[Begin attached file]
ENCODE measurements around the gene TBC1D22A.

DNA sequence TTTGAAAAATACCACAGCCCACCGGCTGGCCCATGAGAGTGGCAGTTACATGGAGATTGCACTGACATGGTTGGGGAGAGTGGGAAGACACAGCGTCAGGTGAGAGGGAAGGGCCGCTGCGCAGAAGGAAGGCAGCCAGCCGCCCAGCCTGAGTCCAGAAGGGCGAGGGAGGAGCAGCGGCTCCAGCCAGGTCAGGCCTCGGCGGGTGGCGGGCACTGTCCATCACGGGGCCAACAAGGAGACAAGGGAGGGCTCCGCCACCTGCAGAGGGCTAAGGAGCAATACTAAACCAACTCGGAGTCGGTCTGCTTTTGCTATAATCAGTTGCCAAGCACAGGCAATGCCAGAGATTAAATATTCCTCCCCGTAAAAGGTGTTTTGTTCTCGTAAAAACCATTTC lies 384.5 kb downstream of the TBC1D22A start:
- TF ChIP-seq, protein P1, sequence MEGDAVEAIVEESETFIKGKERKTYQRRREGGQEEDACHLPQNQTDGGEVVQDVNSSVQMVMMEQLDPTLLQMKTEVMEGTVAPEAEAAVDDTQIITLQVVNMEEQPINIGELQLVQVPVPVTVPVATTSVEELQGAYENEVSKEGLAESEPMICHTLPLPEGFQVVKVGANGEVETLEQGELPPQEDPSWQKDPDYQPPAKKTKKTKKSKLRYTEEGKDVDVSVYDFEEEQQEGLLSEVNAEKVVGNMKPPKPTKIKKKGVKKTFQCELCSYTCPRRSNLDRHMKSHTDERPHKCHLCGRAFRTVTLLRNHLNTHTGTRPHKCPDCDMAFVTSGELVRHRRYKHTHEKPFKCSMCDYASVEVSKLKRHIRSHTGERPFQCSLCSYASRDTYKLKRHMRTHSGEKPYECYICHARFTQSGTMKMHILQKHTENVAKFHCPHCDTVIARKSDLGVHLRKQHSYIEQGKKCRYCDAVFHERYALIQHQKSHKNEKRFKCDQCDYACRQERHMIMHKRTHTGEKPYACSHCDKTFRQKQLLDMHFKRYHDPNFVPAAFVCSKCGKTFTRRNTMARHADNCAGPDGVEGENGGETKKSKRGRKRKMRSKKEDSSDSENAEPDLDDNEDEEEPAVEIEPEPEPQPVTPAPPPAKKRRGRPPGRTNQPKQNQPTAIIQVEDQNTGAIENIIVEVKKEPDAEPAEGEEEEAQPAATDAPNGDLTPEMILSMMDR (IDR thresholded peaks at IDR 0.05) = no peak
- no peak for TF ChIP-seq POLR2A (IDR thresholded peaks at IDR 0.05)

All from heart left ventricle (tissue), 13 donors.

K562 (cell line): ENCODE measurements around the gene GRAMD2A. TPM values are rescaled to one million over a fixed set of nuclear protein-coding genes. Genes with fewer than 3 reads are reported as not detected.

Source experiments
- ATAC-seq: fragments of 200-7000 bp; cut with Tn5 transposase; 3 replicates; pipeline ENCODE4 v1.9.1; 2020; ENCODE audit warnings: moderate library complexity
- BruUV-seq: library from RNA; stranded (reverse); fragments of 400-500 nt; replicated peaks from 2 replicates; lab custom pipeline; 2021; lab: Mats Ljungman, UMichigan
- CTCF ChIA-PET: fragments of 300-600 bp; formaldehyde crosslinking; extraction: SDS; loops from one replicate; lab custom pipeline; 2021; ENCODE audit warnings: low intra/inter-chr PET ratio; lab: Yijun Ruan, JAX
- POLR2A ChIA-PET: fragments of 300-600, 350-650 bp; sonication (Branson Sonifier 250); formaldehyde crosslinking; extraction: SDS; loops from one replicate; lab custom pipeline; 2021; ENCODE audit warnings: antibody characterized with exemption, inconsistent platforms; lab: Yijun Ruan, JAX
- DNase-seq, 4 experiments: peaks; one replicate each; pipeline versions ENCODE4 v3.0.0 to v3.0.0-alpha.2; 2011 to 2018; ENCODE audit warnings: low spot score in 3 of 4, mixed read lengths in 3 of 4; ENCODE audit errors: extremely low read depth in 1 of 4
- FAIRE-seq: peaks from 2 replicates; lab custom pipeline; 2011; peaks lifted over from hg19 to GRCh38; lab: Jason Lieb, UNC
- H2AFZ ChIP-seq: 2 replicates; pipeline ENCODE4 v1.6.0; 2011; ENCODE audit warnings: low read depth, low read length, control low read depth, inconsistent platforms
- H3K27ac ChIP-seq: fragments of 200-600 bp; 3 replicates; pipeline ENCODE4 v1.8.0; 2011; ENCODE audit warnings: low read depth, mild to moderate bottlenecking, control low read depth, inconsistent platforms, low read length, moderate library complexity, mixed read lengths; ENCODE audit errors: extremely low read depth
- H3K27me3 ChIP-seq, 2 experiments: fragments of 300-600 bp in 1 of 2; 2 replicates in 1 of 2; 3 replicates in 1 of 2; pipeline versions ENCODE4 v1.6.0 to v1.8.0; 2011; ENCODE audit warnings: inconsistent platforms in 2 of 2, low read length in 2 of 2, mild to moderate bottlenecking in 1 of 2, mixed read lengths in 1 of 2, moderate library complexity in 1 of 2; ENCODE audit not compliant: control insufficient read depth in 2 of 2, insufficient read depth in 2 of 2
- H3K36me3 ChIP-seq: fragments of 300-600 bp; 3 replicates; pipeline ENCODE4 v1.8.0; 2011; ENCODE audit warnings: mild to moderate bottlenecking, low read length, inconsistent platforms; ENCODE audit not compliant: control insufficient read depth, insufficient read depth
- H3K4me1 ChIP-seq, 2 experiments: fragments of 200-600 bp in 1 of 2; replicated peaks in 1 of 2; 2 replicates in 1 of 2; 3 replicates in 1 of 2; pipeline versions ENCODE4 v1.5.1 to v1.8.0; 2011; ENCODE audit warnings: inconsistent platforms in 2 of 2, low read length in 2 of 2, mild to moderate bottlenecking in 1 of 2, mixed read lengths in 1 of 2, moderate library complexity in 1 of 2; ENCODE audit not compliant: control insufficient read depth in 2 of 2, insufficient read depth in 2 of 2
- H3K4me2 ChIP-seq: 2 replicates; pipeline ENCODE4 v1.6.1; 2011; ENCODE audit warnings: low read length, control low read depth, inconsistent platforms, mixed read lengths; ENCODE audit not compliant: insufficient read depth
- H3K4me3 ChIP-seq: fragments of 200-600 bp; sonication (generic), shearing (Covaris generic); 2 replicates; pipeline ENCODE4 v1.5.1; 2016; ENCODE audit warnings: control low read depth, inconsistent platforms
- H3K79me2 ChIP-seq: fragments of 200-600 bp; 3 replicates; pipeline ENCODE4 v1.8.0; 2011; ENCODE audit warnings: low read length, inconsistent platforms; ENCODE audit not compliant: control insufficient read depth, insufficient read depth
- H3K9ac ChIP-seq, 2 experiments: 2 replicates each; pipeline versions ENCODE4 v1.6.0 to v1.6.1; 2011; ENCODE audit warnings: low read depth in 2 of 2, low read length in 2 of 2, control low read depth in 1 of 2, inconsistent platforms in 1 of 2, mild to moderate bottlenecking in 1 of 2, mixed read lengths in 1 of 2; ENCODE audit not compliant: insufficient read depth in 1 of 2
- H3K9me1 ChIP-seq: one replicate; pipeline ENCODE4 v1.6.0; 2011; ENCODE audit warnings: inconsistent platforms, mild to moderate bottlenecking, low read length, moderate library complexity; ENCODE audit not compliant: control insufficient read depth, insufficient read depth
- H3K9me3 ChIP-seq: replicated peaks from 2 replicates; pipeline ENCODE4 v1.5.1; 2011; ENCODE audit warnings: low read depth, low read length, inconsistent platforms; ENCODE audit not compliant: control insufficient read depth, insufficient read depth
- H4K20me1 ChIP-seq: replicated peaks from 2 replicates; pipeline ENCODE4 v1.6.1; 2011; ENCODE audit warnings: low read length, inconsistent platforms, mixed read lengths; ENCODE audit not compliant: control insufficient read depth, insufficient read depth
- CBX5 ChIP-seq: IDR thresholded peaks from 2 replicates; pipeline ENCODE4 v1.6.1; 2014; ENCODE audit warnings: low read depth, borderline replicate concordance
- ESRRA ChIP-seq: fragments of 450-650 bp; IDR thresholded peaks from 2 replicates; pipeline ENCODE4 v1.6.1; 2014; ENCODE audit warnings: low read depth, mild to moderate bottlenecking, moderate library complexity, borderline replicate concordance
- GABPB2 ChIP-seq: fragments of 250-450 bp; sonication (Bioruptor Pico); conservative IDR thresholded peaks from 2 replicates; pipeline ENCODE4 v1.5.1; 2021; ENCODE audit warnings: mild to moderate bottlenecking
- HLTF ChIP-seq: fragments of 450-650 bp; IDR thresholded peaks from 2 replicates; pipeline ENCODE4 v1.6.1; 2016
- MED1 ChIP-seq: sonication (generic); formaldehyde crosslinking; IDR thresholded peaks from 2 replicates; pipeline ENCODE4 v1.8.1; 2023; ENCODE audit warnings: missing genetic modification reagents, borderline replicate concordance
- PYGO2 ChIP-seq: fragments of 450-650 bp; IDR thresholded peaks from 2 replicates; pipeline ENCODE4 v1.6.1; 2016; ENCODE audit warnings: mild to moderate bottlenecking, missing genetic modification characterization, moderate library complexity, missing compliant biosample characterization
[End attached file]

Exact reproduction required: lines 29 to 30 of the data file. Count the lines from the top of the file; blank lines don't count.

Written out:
- HLTF ChIP-seq: fragments of 450-650 bp; IDR thresholded peaks from 2 replicates; pipeline ENCODE4 v1.6.1; 2016
- MED1 ChIP-seq: sonication (generic); formaldehyde crosslinking; IDR thresholded peaks from 2 replicates; pipeline ENCODE4 v1.8.1; 2023; ENCODE audit warnings: missing genetic modification reagents, borderline replicate concordance